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Comment: Mere firstness quality of implementation (Score 4, Insightful) 180

by aeschenkarnos (#39468629) Attached to: Software Patents Not So Abstract When the Lawsuits Hit Home
Patent and copyright are both broken in that they reward mere firstness infinitely more than quality of implementation. They get the whole concept ass-backwards. Ideas are a dime a dozen. It's implementation and marketing where the real work lies. Any fool can have a brilliant idea, indeed we all have them every time we discover something that doesn't work as well as we would like, and in fact I had three yesterday. Probably all three have already been solved in one way or another by other people, but the fact that I don't have, or even know about, a solution implies that the solution isn't good enough or hasn't been marketed well enough. There may be plenty of possible better solutions than mine already thiught of, that the patent system is making non viable because some asshole got there *first* with their half-assed device.

The patent system is even worse than that. At least in the story in the article, the plaintiff has actually implemented *some* kind of solution, however ridiculously expensive. The current US patent system rewards trolling: *not* implementing *anything*, just sitting on the patent until some poor bastard actually bothers to think up a viable solution and produces it, then springing out to snatch a share of *their* work.

And this is the system the US is frantically, despertely attempting to foist onto the rest of the world.

Earth

New Fish Species Discovered 4.5 Miles Under the Ocean 96

Posted by Soulskill
from the how-does-it-taste dept.
eldavojohn writes "The University of Aberdeen's Oceanlab (a partner in the recent census of marine life) has discovered a new snailfish. That might not sound very exciting, unless you consider that its habitat is an impressive four and a half miles below the ocean's surface (video). If my calculations are correct, that's over ten and a half thousand PSI, or about seventy-three million Pascals. The videos and pictures are a couple years old, as the team has traveled around Japan, South America and New Zealand to ascertain the biodiversity of these depths. The group hopes to eventually bring specimens to the surface. It seems the deepest parts of the ocean, once thought to be devoid of life, are actually home to some organisms. As researchers build better technology for underwater exploration, tales of yore containing unimaginable monsters seem a little more realistic than before."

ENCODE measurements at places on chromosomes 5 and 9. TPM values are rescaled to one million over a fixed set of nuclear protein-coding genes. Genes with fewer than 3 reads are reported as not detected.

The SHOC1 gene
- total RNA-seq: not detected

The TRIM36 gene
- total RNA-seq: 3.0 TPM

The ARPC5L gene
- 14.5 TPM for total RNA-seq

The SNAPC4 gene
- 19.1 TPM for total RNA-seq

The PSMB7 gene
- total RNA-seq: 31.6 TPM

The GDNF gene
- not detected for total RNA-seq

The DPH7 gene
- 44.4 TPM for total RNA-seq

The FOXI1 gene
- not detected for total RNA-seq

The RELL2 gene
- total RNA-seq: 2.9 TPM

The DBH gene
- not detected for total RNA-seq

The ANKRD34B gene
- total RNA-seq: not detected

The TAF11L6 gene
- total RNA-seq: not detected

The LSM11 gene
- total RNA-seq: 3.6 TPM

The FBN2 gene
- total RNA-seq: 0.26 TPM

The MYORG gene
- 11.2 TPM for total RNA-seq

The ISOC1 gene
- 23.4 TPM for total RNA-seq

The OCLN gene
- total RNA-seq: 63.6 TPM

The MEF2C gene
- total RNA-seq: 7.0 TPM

Comment: 1984-style public recantation (Score 1) 222

by aeschenkarnos (#30616720) Attached to: Nintendo Shuts Down Fan-Made Zelda Movie

The thing that really gives me the shudders about this is the 1984-style public recantation: "We understand Nintendo's right to protect its characters and trademarks and understand how in order to keep their property unspoiled by fan's interpretation of the franchise, Nintendo needs to protect itself -- even from fan-works with good intentions." You can just imagine the tearful, contrite speech through broken teeth ...

Comment: Re:Not mainstream yet. (Score 1) 173

by aeschenkarnos (#25997627) Attached to: New Hampshire Law Students Take On RIAA
Judge Judy is a bad choice there - she tends to go for the quick, harsh, and "obvious" (including a very strong implication that you are a fuckwit for thinking any differently) solution. That is very likely to be "don't steal songs". Do you think Judge Judy will recognize any human need for music?
Education

+ - A one-atom thick billiard table

Submitted by
Roland Piquepaille
Roland Piquepaille writes "A team of physicists at the University of California at Riverside (UCR) have found that graphene, which was isolated experimentally only less than three years ago, and which is a one-atom thick sheet of carbon atoms arranged in hexagonal rings, can act as an atomic-scale billiard table. They found that electrons in graphene behave like quantum billiard balls. This research could lead to new kinds of transistors based on quantum physics. In fact, it's possible that graphene can replace silicon as the basic electronic material in a few years. For example, it could be used to develop ballistic transistors. But read more for additional details and references to decide if graphene is part of our future."

If I have seen farther than others, it is because I was standing on the shoulders of giants. -- Isaac Newton

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